Honey Jarque Loop (The Freeman) - February 16, 2014 - 12:00am

CEBU, Philippines - Any wish list of things to do would certainly include travels at the very top. The opportunities that travel offers - the adventure to have, the new culture to discover, the novelty finds, the gastronomic encounters, the educational and even spiritual experience - appeal to all ages.

Once in a while, a travel destination fulfills multiple purposes. One such place we recently visited is Antipolo, about 25 kilometers east of Manila .The city prides itself as the pilgrimage capital of the Philippines. The Marian image of the Virgin of Antipolo, also known as Our Lady of Peace and Good Voyage, brought from Mexico in 1626, is enshrined at the Antipolo Cathedral. Devotees trek to the cathedral en masse on two occasions every year, during Holy Week and on April 30, on the eve of the Antipolo May festival. There is an existing custom of having new cars blessed at the Antipolo Church in a belief that this will ensure the safety of the vehicle and its passengers.

The second most visited tourist spot both by locals and foreigners alike is the Silangan Gardens, a one hectare parcel of land that is home to the non-profit Silangan Foundation for Arts, Culture and Ecology, spearheaded by neurologist and foremost art patron Dr. Joven Cuanang.

A passionate supporter of Philippine contemporary art, Cuanang first opened the Boston Gallery out of his own home in Quezon City, to provide a venue for aspiring artists whom commercial galleries did not welcome into their rosters. After the success of the Boston Gallery, his beautifully landscaped Antipolo property, which lies nestled within a sprawling terrain, was transformed into another gallery to showcase the growing art works of talented artists. Thus Pinto Art Gallery was born.

Dr. Cuanang's extensive collection, the core of which he acquired in the 1990s needed the proper setting, one that would allow him to share it with the public. Not long after, he began construction of the Pinto Art Museum (PAM) designed by Antonio Leaño, the same artist-architect who conceptualized Pinto Art Gallery and Dr. Cuanang's Ilocano-Mexican home.

The architectural complex is composed of interweaving exhibition spaces. Leaño makes use of high ceilings which are reminiscent of colonial Spanish architecture. Mediterranean inspirations are likewise integrated through the white façade, antiquated steeple, open porticos and strategically placed stylized columns. Visible throughout the development of PAM is Leaño's affinity with organic elements through the alluring peeks of the picturesque garden and the clerestory windows that provide cross-ventilation. The stones and boulders unearthed during construction were kept and integrated within the structure.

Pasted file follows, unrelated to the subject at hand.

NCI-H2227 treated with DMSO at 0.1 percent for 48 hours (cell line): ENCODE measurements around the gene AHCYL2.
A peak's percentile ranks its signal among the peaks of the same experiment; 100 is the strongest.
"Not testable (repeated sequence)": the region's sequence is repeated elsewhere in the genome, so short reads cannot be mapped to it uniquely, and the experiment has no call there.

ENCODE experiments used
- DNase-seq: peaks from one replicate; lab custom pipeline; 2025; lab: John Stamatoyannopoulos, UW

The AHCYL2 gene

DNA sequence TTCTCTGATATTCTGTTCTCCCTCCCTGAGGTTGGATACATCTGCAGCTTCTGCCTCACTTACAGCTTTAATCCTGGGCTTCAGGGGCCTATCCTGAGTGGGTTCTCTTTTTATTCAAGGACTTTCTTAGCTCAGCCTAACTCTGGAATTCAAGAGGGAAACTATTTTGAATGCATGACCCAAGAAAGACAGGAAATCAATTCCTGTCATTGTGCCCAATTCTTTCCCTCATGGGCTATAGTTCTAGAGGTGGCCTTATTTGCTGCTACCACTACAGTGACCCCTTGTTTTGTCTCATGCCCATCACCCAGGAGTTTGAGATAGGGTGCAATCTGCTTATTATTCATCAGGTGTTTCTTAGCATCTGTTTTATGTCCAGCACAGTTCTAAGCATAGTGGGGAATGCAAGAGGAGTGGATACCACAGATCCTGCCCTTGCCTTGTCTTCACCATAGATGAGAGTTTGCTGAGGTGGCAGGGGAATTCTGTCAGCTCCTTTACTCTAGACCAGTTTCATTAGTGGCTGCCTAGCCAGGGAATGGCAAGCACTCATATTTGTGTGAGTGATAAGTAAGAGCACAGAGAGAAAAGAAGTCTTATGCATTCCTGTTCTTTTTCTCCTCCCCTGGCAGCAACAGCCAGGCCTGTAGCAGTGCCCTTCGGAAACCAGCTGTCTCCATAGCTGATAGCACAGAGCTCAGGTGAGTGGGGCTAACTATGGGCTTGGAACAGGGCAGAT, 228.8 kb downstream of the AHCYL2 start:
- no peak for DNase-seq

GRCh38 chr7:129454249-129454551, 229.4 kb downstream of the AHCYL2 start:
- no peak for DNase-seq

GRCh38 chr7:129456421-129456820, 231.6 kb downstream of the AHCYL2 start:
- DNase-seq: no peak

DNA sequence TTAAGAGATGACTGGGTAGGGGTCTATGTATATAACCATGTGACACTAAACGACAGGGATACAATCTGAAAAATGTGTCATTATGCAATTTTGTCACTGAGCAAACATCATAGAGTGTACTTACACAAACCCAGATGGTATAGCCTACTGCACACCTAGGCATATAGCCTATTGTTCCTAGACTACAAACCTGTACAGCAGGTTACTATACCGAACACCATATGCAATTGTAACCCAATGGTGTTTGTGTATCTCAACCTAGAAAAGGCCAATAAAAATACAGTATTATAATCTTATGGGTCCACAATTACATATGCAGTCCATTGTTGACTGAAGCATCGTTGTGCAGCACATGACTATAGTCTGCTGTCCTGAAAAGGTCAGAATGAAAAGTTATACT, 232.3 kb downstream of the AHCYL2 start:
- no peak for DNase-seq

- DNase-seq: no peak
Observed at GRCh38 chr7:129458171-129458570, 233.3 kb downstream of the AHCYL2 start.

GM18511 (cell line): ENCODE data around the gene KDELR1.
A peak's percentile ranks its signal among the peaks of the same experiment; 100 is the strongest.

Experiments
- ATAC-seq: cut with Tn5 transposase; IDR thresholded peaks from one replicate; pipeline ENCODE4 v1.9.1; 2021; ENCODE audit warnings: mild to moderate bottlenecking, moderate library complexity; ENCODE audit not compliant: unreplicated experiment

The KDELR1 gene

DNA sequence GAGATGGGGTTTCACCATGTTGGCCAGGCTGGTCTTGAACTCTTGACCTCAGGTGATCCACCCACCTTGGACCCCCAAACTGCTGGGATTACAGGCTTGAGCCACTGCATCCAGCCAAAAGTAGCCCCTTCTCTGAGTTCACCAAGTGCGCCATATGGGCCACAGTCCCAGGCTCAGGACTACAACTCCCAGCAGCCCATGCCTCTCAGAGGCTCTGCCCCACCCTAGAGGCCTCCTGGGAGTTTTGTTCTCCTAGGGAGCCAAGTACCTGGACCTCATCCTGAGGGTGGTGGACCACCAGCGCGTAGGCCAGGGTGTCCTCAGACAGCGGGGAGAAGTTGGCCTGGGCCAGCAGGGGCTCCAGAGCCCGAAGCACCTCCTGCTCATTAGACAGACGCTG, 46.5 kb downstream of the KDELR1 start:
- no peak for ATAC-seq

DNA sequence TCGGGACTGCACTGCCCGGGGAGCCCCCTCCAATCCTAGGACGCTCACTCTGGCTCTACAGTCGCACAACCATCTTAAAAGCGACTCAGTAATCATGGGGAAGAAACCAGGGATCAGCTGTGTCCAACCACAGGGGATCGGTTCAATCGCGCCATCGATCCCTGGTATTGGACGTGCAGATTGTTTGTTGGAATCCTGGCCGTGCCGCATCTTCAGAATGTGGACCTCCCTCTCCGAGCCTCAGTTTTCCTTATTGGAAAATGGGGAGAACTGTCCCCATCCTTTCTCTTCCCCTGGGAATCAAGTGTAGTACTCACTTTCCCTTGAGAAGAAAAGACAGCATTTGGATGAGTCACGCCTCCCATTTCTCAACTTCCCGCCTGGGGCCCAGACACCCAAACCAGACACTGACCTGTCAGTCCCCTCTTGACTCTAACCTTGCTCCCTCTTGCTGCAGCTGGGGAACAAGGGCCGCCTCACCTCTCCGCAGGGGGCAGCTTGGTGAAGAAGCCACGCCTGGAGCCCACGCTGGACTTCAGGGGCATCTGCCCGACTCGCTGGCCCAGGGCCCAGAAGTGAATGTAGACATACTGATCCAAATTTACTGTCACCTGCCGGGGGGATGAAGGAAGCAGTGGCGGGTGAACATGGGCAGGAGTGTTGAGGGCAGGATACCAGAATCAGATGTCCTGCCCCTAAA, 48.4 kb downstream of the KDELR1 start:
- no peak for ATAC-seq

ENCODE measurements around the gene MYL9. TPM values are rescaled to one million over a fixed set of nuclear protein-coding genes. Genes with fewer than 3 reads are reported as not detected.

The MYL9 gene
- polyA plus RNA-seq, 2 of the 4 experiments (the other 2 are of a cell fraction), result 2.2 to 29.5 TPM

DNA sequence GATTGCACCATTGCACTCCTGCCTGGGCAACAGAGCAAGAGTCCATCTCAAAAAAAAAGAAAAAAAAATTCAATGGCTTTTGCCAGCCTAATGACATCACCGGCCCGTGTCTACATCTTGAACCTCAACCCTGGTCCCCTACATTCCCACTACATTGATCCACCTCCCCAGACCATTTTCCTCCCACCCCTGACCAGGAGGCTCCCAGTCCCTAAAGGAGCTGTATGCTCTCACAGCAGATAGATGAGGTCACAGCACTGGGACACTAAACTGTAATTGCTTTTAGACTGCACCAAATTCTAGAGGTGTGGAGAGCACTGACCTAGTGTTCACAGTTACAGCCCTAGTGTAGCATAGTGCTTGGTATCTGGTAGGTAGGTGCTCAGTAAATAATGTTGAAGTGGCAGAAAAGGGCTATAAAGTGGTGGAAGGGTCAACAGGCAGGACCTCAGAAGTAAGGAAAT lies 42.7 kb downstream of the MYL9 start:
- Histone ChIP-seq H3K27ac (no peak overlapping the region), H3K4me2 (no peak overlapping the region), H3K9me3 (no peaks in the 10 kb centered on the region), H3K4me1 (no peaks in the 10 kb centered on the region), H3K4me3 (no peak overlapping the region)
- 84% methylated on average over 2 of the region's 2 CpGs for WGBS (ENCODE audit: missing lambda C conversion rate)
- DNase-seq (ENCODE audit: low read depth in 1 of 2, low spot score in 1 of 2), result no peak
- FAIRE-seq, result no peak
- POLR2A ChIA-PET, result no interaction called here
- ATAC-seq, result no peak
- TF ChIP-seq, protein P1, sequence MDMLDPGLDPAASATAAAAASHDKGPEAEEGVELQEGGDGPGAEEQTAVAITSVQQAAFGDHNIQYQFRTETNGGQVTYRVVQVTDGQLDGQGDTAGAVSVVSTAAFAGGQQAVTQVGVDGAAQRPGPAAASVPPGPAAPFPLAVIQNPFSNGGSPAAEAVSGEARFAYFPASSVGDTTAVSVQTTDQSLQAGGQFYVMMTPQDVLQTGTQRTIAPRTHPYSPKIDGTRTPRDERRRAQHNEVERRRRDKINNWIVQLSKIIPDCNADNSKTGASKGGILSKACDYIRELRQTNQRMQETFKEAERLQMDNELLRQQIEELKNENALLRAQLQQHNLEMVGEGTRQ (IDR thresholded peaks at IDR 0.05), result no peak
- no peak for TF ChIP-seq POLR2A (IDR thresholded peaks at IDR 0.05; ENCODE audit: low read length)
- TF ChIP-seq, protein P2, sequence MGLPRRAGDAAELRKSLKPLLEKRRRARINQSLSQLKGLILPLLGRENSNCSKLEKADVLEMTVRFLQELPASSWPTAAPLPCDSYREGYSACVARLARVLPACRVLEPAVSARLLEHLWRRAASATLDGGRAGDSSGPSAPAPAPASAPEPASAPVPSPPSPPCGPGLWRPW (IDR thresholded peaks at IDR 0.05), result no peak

To the right of the entrance is a chapel that houses some antique wooden statues. In front is a bust of Dr. Jose Rizal which was unveiled during the 150th birth anniversary of our national hero.

The museum complex can be reached through wide concrete steps that follow the downward incline of the landscape. On display are the diverse artworks that Cuanang has collected from 1986 to the present.

The first gallery, painted in white, features a massive collaborative mural entitled Karnabal that is 480 inches long and 144 inches wide. The sixteen artists who participated in this masterpiece are part of the Grupo Salingpusa . To the left is a narrow portal that leads to a spacious gallery filled with paintings mostly done by Elmer Borlongan. Other notable artworks are from artists Rodel Tapaya, Niel Manalo, Karen Flores, Marika Constantino, Ferdie Montemayor and Geraldine Javier.

Connected by walkways and footpaths is the third gallery which exhibits more contemporary works by Ruiz Tence Ruiz, Leeroy New and Joven Mansit.

True to its purpose and commitment, Dr. Joven Cuanang's Pinto Art Museum has opened doors not just for the aspiring artists who have now become such accomplished artists but also for people to connect more deeply to the world of Filipino contemporary art.

The Silangan Gardens and the Pinto Art Museum is located at 1 Sierra Madre Street, Grandheights, Antipolo City, and is open Tuesdays through Sundays from 9 a.m. to 6 p.m. Entrance fee is Php 150.00 for adults and Php 75.00 for students. Senior citizens get a 20% discount.

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